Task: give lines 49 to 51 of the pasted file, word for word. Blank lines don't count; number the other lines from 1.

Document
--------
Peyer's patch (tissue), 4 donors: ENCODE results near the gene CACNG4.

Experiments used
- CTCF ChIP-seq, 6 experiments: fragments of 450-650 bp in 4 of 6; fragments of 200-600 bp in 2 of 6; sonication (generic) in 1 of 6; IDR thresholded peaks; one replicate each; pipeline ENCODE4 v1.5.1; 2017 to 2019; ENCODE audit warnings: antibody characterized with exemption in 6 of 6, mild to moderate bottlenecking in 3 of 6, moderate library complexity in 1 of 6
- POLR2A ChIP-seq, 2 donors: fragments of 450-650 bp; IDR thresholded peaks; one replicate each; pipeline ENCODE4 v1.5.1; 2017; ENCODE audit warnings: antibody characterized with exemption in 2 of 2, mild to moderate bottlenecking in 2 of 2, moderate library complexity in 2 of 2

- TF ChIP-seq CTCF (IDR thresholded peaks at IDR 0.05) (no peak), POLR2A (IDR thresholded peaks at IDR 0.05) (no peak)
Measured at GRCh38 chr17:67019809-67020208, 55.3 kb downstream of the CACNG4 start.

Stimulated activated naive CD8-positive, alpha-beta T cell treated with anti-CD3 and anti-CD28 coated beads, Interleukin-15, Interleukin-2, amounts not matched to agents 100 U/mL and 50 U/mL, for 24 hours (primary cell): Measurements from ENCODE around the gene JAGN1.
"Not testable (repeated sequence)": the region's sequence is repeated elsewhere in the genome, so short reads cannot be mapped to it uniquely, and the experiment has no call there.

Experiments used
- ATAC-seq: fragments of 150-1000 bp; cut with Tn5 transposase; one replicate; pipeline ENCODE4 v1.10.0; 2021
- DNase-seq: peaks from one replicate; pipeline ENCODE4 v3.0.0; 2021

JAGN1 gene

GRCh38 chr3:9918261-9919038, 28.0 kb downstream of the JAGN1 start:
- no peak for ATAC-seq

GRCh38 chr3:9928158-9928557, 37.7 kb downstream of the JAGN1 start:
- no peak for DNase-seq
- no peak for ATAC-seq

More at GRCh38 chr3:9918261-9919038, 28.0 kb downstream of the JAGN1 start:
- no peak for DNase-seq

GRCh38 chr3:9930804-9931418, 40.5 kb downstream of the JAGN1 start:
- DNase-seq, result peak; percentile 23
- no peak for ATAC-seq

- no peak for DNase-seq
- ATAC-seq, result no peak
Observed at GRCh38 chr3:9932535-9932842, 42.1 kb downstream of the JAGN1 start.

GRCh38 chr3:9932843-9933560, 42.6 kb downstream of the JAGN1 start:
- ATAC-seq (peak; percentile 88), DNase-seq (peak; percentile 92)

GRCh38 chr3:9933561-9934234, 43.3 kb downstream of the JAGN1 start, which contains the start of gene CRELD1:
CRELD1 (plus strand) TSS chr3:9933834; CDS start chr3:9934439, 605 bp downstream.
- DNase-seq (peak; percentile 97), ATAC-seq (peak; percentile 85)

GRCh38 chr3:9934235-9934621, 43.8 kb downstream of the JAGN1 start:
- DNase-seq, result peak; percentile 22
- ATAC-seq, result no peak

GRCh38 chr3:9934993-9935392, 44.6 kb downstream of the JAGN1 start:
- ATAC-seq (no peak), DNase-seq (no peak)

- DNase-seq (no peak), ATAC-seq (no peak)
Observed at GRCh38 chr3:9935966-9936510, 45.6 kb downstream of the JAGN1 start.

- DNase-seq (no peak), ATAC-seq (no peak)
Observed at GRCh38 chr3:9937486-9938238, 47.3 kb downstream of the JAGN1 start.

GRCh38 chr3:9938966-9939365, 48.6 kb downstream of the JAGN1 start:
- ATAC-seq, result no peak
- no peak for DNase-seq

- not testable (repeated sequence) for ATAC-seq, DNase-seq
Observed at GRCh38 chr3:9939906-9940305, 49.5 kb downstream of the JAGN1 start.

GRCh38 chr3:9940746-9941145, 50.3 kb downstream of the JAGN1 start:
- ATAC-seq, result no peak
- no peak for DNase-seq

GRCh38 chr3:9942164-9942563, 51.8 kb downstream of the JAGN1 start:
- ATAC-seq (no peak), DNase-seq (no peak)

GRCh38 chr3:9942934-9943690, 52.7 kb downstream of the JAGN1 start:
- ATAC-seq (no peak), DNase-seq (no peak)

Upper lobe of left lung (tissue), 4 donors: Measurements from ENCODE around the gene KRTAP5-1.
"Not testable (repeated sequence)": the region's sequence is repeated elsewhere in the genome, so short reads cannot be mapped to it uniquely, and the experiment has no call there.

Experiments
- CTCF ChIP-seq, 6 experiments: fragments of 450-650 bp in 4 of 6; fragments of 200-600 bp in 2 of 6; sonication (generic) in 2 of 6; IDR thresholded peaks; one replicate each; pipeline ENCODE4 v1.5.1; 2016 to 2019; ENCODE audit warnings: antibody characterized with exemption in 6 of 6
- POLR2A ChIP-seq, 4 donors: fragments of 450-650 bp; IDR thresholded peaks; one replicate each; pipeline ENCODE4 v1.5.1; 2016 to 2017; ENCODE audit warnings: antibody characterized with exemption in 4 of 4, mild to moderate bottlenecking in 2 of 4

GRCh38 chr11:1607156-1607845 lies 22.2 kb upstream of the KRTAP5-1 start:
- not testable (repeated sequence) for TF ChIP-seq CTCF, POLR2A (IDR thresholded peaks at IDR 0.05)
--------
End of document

- ATAC-seq (no peak), DNase-seq (no peak)

GRCh38 chr3:9942934-9943690, 52.7 kb downstream of the JAGN1 start:
- ATAC-seq (no peak), DNase-seq (no peak)